This follows tests carried out by the country’s consumer association which had demanded the government to do so after the cargo from Myanmar had been refused entry in Togo, Guinea and Ghana over quality issues.

The national and international quality control tests revealed the unfit nature of the rice.

It should be noted that most African countries depend on imports because local farmers are unable to meet the ever rising demands.

Source: Africanews

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Health & Lifestyle

Mali: Donkeys deliver vaccines as diseases spike with violence



Reuters DAKAR –

With spiraling ethnic violence exposing more children in Mali to fatal diseases, health workers are using donkeys and boats to deliver life-saving vaccines, charities said on Wednesday.

In the central Mopti region – where 157 people died in one attack last month – suspected measles cases rose five-fold in one year to 98 in 2018, U.N. children’s agency UNICEF said, due to a four-fold jump in unvaccinated children to 70,000.

Motorcycles, which health workers used to reach remote villages, have been banned to reduce militant activity, forcing them to use traditional means like horses, it said.

“The problem of vaccination is directly linked to the current conflict,” said Patrick Irenge, medical coordinator for the charity Medecins Sans Frontieres (MSF), which is using cars and boats as mobile clinics to reach cut off communities.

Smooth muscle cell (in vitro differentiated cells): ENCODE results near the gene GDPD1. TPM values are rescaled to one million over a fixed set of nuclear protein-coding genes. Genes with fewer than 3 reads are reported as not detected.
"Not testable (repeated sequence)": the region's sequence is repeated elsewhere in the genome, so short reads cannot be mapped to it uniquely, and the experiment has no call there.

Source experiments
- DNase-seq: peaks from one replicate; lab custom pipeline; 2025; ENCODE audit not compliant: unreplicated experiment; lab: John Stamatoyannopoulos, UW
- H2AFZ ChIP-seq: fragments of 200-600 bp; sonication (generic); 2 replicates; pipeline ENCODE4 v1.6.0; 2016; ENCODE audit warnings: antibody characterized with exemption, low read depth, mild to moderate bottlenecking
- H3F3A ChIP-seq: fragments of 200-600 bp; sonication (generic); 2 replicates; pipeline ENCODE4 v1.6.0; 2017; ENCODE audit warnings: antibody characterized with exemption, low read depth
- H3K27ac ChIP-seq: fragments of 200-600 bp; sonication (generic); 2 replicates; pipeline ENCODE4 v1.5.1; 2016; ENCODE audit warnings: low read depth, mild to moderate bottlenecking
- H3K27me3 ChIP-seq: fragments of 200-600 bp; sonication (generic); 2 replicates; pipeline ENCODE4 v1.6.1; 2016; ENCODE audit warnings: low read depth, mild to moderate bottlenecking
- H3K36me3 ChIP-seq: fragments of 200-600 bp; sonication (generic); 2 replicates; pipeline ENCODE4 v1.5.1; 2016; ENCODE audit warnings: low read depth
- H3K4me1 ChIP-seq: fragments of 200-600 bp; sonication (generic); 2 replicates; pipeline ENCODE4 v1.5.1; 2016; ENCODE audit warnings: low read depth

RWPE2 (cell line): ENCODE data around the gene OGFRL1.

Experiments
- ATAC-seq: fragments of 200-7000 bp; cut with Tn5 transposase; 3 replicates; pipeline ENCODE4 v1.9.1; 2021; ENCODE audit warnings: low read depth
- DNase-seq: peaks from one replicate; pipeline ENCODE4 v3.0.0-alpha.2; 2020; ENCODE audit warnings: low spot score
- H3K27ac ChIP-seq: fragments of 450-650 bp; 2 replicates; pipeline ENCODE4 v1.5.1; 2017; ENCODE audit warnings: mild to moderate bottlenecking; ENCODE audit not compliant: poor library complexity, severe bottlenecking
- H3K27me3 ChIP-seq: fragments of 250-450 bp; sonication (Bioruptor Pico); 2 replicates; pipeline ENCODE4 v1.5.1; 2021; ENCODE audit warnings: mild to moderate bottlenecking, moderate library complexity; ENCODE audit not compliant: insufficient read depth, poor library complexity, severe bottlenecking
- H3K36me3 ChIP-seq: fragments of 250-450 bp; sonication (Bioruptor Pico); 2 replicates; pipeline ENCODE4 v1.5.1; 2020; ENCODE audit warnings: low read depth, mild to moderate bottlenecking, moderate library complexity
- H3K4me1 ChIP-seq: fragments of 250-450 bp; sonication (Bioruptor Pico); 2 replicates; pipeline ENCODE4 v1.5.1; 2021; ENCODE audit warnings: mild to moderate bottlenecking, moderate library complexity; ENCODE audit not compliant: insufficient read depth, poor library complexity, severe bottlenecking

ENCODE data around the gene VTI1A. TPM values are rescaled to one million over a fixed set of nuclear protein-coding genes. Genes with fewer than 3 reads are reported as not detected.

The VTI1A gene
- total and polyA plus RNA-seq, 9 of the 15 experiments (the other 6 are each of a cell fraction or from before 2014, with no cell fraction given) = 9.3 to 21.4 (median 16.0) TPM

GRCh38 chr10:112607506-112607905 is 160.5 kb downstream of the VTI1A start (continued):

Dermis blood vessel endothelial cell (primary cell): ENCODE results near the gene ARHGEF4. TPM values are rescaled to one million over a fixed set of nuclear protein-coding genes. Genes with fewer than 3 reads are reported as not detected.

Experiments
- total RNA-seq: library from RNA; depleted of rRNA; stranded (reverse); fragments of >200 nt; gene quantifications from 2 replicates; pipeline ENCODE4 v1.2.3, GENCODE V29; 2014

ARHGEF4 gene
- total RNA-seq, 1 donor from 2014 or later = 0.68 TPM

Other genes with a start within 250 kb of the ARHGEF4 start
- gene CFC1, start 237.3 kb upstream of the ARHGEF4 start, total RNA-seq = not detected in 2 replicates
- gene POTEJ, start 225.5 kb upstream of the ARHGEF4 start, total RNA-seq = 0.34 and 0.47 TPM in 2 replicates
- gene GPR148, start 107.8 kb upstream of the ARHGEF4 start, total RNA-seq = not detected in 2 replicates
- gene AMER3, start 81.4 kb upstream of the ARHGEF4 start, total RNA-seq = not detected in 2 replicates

“If there is a lull in the violence, a small window that opens, we organize a vaccination campaign.”

Last month’s massacre was the deadliest to date in a conflict between Dogon hunters and Fulani herders which has displaced tens of thousands of civilians in the West African country since it escalated last year.

Pneumonia is one of the top killers of children in Mali and it can be prevented with vaccines – as can measles – but it is too dangerous for many parents to venture out with children.

“Transport is difficult because we don’t have the means to rent a vehicle or a horse cart,” said Aissata Barry, a 34-year-old mother in the village of Kankelena, about 4 km (2.5 miles) from the nearest health center in the town of Sofara.

“There are rapists on the road. That’s what we’re afraid of,” she told the Thomson Reuters Foundation by phone, adding that one of her neighbors was raped two weeks ago.

Mamadou Kasse, a local health worker who vaccinated Barry’s children, said the number of children he can reach each day has fallen since he swapped his motorbike for an eight-hour ride in a donkey cart with a cooler full of vaccines.

Reporting by Nellie Peyton; Editing by Katy Migiro. Please credit the Thomson Reuters Foundation, the charitable arm of Thomson Reuters, that covers humanitarian news, women’s and LGBT+ rights, human trafficking, property rights, and climate change. Visit